Non-Malays laugh Their Arses Off AT ‘BUY MUSLIM ONLY’ Threat
Thursday, September 05, 2019
You can only start a trade war or boycott if you either own the technology or knowhow of certain products (as in the case of the U.S.)
Malaysia Chronicle : A campaign to boycott non-Muslim products, believed to have been quietly unleashed by opposition UMNO Malay nationalist and PAS Islamist parties has spread like wildfire, at least on social media.
On the surface, it certainly looks like a declaration of war against the minorities in the country, especially ethnic Chinese whose prowess in the business world is unparalleled.
Since the spectacular defeat in the last May general election, UMNO, the supposedly backbone of the Barisan Nasional coalition, has been happily stirring up racial and religion sentiments among the Malays that the Muslims and Malay Rulers have lost power to the “Chinese, Christians and Communists”.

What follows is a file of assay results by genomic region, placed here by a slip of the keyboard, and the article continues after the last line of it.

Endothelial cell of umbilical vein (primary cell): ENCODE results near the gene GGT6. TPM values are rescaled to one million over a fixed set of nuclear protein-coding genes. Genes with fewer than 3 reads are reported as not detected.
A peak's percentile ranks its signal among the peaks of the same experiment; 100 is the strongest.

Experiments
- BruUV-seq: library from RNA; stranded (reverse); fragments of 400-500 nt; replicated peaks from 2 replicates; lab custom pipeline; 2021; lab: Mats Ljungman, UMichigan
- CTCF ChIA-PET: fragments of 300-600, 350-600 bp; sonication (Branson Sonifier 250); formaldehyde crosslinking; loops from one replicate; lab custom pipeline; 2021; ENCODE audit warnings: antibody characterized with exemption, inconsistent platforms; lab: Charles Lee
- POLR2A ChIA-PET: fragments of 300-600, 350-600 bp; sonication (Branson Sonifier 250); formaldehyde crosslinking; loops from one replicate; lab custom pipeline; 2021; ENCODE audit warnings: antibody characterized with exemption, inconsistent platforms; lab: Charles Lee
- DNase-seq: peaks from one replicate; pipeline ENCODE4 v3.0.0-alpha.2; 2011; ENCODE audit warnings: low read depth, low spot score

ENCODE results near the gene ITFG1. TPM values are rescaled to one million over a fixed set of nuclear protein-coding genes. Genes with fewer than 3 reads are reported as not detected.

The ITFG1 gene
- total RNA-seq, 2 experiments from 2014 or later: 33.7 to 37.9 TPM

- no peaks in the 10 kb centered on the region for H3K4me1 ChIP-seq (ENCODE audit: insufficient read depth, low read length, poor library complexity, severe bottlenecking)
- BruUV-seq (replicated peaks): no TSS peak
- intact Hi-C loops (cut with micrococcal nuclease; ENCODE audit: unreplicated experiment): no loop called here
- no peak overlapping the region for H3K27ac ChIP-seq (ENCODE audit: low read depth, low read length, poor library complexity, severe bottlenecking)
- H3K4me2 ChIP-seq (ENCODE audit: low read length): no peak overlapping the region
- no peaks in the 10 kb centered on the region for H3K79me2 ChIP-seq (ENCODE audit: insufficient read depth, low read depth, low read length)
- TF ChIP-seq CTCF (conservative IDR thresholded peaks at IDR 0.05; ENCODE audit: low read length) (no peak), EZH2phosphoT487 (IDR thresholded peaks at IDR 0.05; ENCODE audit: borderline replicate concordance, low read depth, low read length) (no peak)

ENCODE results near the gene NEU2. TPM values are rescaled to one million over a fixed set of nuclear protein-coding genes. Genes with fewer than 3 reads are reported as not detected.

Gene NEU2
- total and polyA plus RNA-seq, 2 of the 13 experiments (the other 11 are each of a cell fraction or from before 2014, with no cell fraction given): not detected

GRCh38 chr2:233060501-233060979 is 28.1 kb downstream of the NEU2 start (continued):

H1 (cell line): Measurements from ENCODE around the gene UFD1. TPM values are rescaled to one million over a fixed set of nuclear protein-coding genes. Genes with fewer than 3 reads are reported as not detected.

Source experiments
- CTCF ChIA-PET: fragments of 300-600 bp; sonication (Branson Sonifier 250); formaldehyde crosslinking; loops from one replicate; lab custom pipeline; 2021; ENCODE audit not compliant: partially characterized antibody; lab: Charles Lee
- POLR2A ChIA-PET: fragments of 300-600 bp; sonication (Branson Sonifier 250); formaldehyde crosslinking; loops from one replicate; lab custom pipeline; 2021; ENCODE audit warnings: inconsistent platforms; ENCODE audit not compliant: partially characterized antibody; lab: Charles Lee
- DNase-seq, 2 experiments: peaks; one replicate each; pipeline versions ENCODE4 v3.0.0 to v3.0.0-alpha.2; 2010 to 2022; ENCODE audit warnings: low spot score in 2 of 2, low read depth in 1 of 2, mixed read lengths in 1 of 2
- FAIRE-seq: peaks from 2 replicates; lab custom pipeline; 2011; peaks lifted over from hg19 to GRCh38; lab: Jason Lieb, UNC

The goal was to spread hatred among Malays against Chinese and Hindus. Yes, it’s perfectly alright if the ignorant and narrow-minded Malays choose to boycott non-Muslim products. But as they soon found out, more than 90% of products is made or produced by the so-called infidel “kafir” non-Muslims – either local Malaysian Chinese or the Chinese from mainland China.
And they hadn’t a clue that they have very little leverage against the non-Muslims.
The “nasi lemak” breakfast consumed by Malays every single morning, and lunch and dinner thereafter, contains onions, shallots, garlic, chilli and other spices imported from India. And most of the Malaysian importers are companies owned by minority Chinese, including NSK Trading Sdn Bhd, the favourite wholesale store where Malay-Muslims seek cheap groceries.
Did the Malays know that NSK (New Seng Kee) is a Lim’s family business first started at Chow Kit in 1985? Another Malay’s favourite destination, Econsave Cash & Carry, is a Malaysian family-run retail brand owned by ethnic Chinese. Econsave’s history goes back to 1955 when Lai Poh Tian sold the family’s only cow and borrowed some money to sail to what was known then as Malaya.